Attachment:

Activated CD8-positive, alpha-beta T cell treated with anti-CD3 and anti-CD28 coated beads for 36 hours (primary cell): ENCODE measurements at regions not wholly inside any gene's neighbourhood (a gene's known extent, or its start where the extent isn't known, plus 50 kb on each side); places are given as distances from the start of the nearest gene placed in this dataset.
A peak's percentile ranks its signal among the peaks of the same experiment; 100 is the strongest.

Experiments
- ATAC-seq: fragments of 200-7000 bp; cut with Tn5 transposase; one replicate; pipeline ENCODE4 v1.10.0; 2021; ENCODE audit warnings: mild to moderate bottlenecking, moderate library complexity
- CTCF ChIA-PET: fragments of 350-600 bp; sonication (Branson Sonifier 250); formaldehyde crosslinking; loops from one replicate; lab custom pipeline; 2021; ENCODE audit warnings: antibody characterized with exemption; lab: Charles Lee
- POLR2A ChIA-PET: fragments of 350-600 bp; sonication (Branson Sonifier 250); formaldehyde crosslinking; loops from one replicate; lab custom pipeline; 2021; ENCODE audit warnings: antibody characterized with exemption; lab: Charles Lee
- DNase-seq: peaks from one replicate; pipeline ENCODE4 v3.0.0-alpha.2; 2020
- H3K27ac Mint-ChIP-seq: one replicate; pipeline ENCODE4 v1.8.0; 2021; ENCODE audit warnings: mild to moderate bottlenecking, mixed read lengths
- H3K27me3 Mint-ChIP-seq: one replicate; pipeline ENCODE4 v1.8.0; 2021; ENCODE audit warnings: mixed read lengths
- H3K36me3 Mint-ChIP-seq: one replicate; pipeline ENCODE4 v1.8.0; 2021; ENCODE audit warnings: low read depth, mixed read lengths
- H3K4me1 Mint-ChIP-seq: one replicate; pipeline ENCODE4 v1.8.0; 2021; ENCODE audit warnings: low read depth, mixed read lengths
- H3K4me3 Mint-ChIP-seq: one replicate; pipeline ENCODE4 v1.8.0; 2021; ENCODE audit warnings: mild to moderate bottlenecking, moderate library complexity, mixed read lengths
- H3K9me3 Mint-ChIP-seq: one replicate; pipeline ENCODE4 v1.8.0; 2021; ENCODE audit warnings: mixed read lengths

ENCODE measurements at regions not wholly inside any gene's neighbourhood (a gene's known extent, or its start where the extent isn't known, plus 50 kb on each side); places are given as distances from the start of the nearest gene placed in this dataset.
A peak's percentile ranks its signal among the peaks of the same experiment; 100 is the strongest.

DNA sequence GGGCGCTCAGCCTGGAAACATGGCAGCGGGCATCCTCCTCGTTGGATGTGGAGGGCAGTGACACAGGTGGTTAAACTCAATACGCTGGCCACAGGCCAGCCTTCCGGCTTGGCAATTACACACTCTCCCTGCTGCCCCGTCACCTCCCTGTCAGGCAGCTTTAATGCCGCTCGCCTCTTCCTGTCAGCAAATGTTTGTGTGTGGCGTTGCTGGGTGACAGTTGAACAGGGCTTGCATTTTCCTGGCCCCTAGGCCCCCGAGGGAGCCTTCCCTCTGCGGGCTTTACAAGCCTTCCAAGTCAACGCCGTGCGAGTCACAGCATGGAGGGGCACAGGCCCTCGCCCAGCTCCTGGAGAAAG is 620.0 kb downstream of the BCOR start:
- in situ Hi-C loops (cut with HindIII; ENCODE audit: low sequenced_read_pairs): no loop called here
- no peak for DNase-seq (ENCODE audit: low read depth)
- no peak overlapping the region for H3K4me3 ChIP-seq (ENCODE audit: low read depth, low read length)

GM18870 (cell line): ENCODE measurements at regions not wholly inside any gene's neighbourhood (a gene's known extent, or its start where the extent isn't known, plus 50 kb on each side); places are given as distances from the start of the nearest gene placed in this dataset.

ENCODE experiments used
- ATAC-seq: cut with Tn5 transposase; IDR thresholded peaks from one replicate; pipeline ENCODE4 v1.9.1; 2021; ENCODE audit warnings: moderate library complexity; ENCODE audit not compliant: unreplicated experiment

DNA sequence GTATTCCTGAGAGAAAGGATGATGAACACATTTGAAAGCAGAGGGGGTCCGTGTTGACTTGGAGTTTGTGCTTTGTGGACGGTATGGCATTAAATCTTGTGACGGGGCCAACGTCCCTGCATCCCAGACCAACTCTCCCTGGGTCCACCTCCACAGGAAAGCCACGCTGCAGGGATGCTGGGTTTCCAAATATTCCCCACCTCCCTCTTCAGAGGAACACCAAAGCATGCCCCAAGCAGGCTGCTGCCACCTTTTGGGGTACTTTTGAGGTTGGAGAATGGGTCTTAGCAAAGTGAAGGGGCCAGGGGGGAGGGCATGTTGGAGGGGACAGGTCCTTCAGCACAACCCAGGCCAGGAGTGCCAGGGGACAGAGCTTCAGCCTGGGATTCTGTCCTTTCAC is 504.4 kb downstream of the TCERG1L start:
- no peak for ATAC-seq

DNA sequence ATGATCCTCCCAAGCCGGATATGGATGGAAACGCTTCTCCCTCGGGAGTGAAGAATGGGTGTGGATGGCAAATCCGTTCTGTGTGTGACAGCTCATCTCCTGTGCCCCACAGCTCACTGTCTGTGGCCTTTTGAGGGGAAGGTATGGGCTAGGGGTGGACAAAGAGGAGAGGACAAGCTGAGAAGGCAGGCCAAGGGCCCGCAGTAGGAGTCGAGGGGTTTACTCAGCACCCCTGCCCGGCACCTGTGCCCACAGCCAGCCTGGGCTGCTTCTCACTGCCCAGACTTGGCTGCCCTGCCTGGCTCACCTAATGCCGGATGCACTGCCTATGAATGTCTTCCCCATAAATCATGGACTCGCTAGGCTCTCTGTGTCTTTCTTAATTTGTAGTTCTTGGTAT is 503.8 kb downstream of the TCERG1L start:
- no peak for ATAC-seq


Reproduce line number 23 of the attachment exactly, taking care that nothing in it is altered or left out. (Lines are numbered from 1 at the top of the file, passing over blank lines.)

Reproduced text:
DNA sequence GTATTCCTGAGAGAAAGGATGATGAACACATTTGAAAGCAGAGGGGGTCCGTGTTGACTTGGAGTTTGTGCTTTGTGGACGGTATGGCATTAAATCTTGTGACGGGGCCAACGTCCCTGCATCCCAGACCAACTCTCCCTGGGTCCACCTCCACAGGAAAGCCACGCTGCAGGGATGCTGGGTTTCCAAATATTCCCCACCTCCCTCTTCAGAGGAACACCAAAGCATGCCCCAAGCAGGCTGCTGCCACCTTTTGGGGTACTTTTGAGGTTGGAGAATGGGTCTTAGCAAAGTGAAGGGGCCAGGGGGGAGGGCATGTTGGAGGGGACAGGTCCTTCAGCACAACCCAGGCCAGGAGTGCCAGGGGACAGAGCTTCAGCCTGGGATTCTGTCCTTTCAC is 504.4 kb downstream of the TCERG1L start: